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Osaka Gas and Sekisui House have been cooperating in an experimental project for the past year and a half to answer the burning question “Yes, but how well does it actually work?” I speak, of course, of the rising trend of smart [...]

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Smart Home Test Shows 88% Reduction in Household Power Consumption

Osaka Gas and Sekisui House have been cooperating in an experimental project for the past year and a half to answer the burning question “Yes, but how well does it actually work?” I speak, of course, of the rising trend of smart […]

 
Osaka Gas and Sekisui House have been cooperating in an experimental project for the past year and a half to answer the burning question “Yes, but how well does it actually work?” I speak, of course, of the rising trend of smart homes and communities.

Osaka Gas and Sekisui House Complete Experimental Smart House

The partnership between Osaka Gas and Sekisui House (two well-known names in Japan) started back in February 2011, with the Smart Energy House project. The idea was to test out ways to reduce both reliance on outside sources of energy and also carbon dioxide emissions — in other words, meet energy efficiency goals — and the test parameters involved a lot of batteries.
 

 

On Practical Evaluations and Multi-Type Battery Systems

The first step was building and equipping the house – with a 700W natural gas fuel cell, a 5.08kW solar cell, and 3.5kWh lithium ion batteries. A HEMS (home energy management system) was installed to balance out the three power sources, and various bits of the house were constructed with energy efficiency in mind (think stuff like LEDs everywhere).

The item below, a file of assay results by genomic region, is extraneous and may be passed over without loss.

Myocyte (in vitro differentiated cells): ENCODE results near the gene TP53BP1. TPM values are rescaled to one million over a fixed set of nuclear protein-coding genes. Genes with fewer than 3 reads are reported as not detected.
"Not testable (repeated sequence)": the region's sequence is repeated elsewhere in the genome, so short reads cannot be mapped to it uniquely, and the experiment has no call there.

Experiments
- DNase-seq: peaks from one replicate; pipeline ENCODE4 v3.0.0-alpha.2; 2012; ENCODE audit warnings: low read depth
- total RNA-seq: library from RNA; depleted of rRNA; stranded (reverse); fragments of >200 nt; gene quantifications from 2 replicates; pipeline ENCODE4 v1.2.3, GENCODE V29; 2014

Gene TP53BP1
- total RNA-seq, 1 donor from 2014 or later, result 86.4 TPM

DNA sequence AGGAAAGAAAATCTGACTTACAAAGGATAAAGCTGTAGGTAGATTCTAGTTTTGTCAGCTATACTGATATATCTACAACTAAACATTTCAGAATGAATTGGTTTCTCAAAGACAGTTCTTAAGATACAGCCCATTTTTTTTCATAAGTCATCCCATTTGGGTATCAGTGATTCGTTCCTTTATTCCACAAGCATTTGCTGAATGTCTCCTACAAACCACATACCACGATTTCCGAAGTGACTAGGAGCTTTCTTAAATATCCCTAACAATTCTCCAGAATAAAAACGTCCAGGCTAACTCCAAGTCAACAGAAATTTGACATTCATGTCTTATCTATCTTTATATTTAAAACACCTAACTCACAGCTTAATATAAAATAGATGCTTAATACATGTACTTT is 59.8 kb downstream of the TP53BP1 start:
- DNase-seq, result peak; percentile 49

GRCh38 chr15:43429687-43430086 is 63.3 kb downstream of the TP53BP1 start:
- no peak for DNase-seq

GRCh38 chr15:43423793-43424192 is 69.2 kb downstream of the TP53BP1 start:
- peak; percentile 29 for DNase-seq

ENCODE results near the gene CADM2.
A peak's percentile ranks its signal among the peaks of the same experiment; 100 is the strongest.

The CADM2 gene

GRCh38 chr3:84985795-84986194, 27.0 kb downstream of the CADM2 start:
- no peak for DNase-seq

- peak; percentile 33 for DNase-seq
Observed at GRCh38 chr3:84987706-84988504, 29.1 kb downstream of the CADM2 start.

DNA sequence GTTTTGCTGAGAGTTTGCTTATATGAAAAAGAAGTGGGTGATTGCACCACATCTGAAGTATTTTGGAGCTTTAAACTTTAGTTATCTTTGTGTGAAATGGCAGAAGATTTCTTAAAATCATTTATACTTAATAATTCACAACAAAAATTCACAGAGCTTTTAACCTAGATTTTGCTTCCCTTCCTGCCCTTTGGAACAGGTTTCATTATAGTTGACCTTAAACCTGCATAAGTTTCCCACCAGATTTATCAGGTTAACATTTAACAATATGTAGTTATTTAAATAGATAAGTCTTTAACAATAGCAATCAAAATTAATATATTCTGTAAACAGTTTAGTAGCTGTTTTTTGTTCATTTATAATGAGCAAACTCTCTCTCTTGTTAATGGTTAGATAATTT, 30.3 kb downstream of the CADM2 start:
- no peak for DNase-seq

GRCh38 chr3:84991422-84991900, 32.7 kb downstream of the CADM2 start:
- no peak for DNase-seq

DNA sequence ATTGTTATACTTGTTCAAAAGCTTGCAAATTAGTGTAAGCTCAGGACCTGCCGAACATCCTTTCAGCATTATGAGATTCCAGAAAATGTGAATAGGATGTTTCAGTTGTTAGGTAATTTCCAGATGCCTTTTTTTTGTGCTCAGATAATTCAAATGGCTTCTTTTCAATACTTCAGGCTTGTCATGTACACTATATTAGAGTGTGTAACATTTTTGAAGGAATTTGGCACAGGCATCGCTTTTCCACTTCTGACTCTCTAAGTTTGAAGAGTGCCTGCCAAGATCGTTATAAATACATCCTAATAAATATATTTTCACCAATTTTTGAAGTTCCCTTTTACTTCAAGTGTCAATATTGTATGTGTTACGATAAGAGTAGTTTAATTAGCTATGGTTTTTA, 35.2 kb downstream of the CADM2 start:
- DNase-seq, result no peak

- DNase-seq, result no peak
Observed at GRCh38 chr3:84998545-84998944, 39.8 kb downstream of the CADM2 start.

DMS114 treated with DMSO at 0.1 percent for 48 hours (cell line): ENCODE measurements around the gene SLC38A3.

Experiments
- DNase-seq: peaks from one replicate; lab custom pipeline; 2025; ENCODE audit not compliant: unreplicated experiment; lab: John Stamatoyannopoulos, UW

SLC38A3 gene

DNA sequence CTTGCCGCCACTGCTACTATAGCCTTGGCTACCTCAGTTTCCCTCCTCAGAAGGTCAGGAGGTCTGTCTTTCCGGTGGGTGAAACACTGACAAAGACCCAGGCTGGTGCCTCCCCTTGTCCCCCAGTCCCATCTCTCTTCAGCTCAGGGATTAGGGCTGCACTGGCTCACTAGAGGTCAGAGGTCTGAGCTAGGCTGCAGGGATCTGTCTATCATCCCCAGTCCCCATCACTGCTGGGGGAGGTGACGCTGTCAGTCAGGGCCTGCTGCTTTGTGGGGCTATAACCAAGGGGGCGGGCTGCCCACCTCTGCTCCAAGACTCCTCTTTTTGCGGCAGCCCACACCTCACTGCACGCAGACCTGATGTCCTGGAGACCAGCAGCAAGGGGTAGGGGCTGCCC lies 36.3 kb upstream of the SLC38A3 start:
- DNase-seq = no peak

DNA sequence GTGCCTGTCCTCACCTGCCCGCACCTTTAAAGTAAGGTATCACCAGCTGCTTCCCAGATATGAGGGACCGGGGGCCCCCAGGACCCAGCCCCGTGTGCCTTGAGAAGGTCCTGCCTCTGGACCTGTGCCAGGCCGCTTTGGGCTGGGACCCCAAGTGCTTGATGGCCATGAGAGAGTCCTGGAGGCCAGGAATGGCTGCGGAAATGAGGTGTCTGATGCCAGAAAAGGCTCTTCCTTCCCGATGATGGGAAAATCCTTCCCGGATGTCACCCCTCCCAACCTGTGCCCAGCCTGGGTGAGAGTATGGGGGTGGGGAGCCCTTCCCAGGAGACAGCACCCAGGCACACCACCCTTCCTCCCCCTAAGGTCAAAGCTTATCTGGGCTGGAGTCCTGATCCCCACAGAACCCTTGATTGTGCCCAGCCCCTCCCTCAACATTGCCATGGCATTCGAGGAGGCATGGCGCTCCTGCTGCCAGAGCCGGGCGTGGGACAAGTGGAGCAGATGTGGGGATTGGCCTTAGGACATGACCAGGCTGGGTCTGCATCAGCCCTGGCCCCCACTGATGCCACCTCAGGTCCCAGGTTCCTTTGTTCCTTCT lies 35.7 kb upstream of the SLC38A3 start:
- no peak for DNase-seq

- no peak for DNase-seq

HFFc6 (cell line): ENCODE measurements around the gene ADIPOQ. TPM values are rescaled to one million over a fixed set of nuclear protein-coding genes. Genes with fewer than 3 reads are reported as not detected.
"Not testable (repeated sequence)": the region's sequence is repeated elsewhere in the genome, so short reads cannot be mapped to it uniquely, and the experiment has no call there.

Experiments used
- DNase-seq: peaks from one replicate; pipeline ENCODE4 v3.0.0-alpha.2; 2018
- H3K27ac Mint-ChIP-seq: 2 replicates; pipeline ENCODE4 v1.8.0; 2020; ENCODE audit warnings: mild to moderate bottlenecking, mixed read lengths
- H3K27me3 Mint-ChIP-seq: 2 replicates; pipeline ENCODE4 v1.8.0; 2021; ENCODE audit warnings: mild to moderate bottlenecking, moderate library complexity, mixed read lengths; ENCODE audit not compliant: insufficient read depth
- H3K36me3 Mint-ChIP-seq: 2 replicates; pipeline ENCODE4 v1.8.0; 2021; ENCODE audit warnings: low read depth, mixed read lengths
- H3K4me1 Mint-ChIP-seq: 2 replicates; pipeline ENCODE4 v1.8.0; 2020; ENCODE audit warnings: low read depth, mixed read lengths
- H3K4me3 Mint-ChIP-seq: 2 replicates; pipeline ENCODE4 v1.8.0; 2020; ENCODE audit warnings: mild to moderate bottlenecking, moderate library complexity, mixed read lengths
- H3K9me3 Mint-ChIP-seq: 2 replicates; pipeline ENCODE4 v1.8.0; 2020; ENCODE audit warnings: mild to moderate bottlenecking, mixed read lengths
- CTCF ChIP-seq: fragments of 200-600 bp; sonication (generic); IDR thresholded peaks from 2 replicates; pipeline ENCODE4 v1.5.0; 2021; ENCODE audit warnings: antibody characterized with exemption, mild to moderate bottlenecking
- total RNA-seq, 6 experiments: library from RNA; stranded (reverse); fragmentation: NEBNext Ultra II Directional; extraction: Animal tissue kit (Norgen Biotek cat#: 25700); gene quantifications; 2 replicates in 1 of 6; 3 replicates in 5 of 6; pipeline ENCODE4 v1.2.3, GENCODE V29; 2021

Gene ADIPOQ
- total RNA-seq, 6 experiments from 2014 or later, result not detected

The second step was to stick a three-person family in the house and watch them for a year (it’s less creepy than it sounds). The experiment ran from July 1st, 2011 to June 30th, 2012. After it was completed, all the information gathered was carefully analyzed.

Just the Facts, Ma’am – Analyzing Results

According to the partnership’s numbers, power consumption was reduced by 88%. The amount of power purchased from outside the home was 584kWh – average in Japan for a three-person household for a one-year period is 4830kWh. Reducing carbon dioxide output was even more successful. Specifics on how, exactly, this was accomplished has not been published (at least, not where I can find them), but the partnership claims that the house generated a negative 137kg over the course of a year. As a comparable household generates something like 4770t of CO2 per year, they’re calling it a 103% reduction. Also not published were initial costs of the batteries installed, or the cost of potential replacements.

Although the one-year experiment is now complete, Osaka Gas and Sekisui House aren’t finished. Research is slated to continue through the end of 2014, focusing on better balancing and control of the battery systems. Further experiments with incorporating electric cars into the house grid are on the table, as well as a return to using proper ventilation and pure solar heat instead of total climate control of closed-off rooms to manage comfortable living spaces.

The current project schedule calls for these houses to go on the market in 2015. I wouldn’t go back to Japan for one, but I’d be curious about similar projects in the U.S. – what about you? Let us know in the comments, below.

Source: Eco Japan
Image Credit: Wikimedia Commons

 
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Written By

spent 7 years living in Germany and Japan, studying both languages extensively, doing translation and education with companies like Bosch, Nissan, Fuji Heavy, and others. Charis has a Bachelor of Science degree in biology and currently lives in Chicago, Illinois. She also believes that Janeway was the best Star Trek Captain.

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